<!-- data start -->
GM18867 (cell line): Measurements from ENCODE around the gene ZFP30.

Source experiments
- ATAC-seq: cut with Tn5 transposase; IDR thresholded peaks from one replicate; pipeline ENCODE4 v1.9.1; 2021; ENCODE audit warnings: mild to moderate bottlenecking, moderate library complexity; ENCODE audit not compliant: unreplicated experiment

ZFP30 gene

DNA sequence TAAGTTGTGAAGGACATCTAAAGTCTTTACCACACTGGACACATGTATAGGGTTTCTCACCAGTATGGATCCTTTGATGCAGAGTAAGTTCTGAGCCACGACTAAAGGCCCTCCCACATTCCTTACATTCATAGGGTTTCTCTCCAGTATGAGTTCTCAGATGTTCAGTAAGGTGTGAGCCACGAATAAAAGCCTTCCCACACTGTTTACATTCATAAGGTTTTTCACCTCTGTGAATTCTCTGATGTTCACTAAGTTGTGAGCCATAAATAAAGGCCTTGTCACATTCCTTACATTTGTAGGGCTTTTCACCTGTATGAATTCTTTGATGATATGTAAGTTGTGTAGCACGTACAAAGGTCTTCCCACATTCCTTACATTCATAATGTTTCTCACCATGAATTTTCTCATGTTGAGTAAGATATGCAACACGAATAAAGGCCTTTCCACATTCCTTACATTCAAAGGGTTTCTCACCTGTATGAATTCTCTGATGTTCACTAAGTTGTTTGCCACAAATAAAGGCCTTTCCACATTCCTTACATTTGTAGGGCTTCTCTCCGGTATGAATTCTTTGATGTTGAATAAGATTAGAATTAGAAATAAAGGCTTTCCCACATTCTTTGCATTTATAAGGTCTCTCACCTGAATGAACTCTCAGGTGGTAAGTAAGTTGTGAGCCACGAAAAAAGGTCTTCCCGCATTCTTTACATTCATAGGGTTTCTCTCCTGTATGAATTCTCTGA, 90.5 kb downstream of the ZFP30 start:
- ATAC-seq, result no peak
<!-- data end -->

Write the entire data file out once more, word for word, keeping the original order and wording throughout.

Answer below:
GM18867 (cell line): Measurements from ENCODE around the gene ZFP30.

Source experiments
- ATAC-seq: cut with Tn5 transposase; IDR thresholded peaks from one replicate; pipeline ENCODE4 v1.9.1; 2021; ENCODE audit warnings: mild to moderate bottlenecking, moderate library complexity; ENCODE audit not compliant: unreplicated experiment

ZFP30 gene

DNA sequence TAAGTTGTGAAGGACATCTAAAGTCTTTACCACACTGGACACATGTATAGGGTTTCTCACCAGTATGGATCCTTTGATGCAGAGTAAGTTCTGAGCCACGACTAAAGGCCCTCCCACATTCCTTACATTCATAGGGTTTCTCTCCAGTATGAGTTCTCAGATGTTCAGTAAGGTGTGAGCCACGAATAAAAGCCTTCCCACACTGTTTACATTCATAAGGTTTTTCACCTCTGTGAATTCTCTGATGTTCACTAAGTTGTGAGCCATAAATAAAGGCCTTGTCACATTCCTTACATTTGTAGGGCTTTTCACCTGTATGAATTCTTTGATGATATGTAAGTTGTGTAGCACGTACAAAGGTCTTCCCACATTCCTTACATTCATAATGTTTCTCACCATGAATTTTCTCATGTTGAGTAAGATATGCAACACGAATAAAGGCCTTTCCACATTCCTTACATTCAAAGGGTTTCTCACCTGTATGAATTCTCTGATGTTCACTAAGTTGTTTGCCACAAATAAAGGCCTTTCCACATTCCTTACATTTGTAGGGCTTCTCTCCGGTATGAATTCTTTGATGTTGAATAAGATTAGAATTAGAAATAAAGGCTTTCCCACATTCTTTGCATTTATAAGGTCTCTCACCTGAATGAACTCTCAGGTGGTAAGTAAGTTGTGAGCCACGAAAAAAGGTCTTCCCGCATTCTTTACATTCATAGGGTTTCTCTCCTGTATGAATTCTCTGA, 90.5 kb downstream of the ZFP30 start:
- ATAC-seq, result no peak